No on Question 6
FOR ALL the people who worked this year for peace abroad and progress at home, today's voting marks a bitter conclusion. But in Massachusetts, there is still one unambiguously good and decent thing that voters can do today. This is to vote "No" on Question #6, and thus to help speed the abolition of the death penalty in this state.
The traditional argument in support of capital punishment is that it deters crime. But states where capital punishment has been abolished do not have significantly higher murder rates than those where it is still on the books. Almost all of the countries of Western Europe have abolished the death penalty, and yet all of these countries have proportionately fewer murders than the United States. This admittedly does not "prove" that individuals have not been deterred from murder by the death penalty, but we certainly have no reason to expect that they have been.
But while we do not know that capital punishment protects anyone, we do know that it costs lives--those of the people we execute. And there are other costs as well. Capital punishment provides yet another brutalizing influence in a society already ladened with its own burden of violence and war. Because it is qualitatively so different from any other form of punishment now employed, its presence undermines the concept of degree in the administration of justice, and thus the rationality of the law itself is diminished. Worst of all, there is the ever present possibility that an innocent man will be executed.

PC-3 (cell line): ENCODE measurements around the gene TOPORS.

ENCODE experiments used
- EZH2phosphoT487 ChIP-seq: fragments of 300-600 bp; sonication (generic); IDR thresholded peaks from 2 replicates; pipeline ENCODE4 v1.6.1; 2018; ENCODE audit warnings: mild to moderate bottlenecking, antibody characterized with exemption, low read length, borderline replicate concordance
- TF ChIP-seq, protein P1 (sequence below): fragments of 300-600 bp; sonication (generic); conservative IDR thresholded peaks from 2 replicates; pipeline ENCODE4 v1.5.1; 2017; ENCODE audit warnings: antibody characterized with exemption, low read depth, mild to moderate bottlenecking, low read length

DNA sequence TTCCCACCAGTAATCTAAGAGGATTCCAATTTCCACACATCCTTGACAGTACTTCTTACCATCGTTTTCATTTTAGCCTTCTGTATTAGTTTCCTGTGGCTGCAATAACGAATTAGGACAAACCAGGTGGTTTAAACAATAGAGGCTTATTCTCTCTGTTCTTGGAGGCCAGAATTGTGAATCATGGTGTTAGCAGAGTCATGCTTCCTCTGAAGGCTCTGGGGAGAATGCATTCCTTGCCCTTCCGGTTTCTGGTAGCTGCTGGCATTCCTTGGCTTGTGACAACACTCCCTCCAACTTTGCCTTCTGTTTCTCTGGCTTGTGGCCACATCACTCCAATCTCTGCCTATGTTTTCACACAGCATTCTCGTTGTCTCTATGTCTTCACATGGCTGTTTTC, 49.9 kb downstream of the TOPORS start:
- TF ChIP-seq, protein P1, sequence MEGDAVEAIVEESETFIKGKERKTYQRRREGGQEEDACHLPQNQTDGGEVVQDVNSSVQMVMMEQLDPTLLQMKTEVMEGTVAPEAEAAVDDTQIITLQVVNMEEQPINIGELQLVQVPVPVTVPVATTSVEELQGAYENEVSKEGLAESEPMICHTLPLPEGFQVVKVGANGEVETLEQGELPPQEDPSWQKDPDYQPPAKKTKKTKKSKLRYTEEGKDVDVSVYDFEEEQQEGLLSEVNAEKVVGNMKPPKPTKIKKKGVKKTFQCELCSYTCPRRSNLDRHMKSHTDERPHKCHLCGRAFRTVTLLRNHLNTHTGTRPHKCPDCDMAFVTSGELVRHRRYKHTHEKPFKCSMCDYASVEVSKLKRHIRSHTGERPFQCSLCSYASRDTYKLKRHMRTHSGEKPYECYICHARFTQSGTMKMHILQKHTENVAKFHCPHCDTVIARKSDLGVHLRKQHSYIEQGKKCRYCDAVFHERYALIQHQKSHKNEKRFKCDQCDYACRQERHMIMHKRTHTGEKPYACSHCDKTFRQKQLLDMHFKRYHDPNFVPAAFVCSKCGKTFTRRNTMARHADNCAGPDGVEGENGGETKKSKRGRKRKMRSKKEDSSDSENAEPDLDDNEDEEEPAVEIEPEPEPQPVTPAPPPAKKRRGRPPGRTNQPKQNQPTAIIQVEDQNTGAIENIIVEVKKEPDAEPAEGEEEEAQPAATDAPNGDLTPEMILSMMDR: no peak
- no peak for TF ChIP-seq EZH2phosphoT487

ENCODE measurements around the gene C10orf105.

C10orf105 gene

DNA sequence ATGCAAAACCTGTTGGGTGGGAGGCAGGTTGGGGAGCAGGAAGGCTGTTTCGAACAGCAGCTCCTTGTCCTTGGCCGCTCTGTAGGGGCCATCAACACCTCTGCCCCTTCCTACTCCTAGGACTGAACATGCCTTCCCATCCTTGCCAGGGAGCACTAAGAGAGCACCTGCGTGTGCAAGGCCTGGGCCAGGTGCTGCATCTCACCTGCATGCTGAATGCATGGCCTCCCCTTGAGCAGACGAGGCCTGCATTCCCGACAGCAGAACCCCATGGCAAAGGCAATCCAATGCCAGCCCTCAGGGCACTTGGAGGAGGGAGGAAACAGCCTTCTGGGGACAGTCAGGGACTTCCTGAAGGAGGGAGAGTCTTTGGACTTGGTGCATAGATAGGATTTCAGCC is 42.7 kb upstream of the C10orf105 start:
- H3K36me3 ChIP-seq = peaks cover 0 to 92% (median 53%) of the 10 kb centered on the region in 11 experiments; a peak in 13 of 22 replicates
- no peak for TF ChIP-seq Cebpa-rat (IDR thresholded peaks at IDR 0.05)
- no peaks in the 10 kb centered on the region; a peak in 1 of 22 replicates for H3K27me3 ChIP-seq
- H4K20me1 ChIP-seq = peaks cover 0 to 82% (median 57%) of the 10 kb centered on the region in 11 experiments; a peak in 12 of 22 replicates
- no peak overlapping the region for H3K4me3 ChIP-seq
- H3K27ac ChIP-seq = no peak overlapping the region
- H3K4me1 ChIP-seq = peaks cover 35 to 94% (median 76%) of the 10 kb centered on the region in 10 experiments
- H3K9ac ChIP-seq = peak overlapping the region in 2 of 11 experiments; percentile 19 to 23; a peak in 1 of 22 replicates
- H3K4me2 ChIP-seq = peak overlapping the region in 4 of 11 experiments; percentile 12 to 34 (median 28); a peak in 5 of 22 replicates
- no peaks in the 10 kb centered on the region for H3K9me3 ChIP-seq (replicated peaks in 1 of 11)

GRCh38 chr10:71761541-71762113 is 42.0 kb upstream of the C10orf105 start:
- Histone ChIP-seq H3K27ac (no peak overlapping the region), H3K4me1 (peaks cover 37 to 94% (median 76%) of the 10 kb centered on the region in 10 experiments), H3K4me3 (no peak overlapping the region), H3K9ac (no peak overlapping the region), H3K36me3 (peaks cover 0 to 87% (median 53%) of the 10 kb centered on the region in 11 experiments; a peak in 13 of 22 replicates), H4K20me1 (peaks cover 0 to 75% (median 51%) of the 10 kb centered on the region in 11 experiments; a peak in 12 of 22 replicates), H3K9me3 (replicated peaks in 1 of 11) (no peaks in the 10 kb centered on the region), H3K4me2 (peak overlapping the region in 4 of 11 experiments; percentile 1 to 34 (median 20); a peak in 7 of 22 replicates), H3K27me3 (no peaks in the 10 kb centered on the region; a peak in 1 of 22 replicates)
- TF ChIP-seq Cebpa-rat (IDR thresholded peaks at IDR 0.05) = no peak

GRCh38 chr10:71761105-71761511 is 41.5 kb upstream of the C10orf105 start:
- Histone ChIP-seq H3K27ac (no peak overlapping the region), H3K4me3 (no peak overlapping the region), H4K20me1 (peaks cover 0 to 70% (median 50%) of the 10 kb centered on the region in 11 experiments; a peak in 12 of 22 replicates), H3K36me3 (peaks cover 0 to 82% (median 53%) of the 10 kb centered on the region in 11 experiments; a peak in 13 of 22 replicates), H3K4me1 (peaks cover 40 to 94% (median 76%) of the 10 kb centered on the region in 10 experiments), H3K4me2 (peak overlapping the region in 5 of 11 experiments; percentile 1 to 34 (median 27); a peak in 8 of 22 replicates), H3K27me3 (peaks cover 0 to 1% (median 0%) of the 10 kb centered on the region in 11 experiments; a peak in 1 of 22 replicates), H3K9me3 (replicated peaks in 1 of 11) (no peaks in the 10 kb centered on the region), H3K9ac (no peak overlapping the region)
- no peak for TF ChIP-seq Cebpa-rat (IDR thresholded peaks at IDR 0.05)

Recently, a new development has underlined the need to abolish the death penalty. This is the tendency for capital cases to drag on for years and even decades, until a new class of convict has been created--the permanent resident of Death Row. The surreal horror of this kind of situation should be enough to convince anyone that the death penalty is creating far more suffering than it is preventing.
The voters' answer to Question #6 (which reads "Should the Commonwealth retain capital punishment for crime?") will not be binding on the state. But it is nonetheless obvious that a "No" vote will make final abolition of the death penalty more likely here.